Oregon Was Outnumbered In The Title Game

In retrospect, it’s a wonder Oregon even bothered to show up for the BCS title game. I mean, the Ducks had no chance, did they? . . .

After the game, Auburn coach Gene Chizik declared, “First of all, I can’t be more blessed to be part of a whole team like this. Man, God was with us.” Which means that Oregon was more outmanned than we ever imagined. I mean, Chip Kelly must the greatest coach in history, seeing as how God needed a last-second field goal to beat him.

Personally, I have no problem with athletes or coaches invoking their faith after a game. I admire it if they find strength in their beliefs and want to publicly thank God for the opportunity to compete or the fact that they remained healthy throughout the game. We hear enough cliché quotes from athletes (“both teams played hard”) that it’s refreshing when somebody reveals part of their character. If they feel that their faith helped them perform their best, then that’s part of what makes them who they are.

But Chizik went beyond that. His quote seems to imply that God was choosing sides, which means that God is a bigger football fan than I ever realized.

Now, I typically would be willing to give Chizik the benefit of the doubt. Maybe the phrase simply came out wrong after an emotionally draining championship game. Except that one of his players said the same thing in the interview room after the contest, and Chizik apparently said, “That was a God thing” after his team beat Clemson in September. And it makes me wonder why God wasn’t on Chizik’s side while he was going 5-19 as Iowa State’s coach.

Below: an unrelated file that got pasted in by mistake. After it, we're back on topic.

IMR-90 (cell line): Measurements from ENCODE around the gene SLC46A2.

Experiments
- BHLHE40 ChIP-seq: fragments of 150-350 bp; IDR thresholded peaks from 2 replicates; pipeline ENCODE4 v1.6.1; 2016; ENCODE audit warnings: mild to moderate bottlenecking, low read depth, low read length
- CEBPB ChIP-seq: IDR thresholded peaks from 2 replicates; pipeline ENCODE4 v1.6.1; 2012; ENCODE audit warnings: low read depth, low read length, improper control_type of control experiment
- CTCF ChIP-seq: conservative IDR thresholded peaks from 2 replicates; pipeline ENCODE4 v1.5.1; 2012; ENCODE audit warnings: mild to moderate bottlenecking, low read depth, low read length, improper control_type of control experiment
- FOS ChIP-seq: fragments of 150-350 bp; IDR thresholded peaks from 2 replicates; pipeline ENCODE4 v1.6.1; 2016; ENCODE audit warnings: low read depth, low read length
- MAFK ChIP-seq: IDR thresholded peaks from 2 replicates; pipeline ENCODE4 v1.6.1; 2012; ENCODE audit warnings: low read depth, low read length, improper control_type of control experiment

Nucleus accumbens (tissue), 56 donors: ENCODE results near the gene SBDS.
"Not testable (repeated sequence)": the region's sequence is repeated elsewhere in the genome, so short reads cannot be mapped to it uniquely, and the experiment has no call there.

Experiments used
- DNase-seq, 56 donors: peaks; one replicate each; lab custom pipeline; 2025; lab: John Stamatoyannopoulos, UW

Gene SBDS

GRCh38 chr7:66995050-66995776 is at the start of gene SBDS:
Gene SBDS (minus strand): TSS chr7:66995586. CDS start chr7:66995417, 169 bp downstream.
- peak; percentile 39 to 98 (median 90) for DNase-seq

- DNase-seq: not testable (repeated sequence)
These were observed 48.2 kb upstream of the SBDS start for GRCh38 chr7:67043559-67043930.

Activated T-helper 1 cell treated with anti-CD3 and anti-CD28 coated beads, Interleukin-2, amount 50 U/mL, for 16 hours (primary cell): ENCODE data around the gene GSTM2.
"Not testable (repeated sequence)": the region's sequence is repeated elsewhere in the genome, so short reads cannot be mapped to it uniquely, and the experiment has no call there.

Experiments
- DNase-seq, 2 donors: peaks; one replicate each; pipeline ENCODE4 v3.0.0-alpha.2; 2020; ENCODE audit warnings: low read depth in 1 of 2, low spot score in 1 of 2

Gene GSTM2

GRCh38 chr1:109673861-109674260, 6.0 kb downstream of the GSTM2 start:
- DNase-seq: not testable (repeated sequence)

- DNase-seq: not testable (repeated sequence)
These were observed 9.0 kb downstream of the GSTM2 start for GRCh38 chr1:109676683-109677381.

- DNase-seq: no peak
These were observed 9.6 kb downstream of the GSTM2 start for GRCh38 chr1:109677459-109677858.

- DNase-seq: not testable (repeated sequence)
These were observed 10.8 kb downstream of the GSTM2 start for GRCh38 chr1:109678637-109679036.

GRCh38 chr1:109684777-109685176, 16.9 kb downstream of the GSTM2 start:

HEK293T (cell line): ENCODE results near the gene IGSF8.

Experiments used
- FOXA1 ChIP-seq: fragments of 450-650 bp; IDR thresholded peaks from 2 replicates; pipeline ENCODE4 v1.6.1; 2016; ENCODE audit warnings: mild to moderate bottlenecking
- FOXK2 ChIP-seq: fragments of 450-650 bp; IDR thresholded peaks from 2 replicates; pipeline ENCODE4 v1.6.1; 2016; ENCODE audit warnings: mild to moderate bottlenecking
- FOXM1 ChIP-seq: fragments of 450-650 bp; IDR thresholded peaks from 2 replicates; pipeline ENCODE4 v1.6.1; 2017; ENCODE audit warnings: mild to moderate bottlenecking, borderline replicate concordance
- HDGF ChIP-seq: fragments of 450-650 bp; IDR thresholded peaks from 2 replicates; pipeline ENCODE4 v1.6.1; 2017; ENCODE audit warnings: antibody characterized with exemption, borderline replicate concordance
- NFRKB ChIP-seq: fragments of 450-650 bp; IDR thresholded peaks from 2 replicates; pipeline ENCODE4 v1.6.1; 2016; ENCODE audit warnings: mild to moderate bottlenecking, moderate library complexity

As Tim Keown of ESPN wrote: “If the game contained an element of predestination, and if God was the ultimate factor in the outcome, will Chizik cash the $600,000 bonus check his contract deems he will receive for winning the title? Or will he donate it to a deserving Christian charity in Auburn or the Sisters of the Holy Faith? After all, how much did he have to do with it?”

Or maybe he can donate it Cam Newton’s father’s church.

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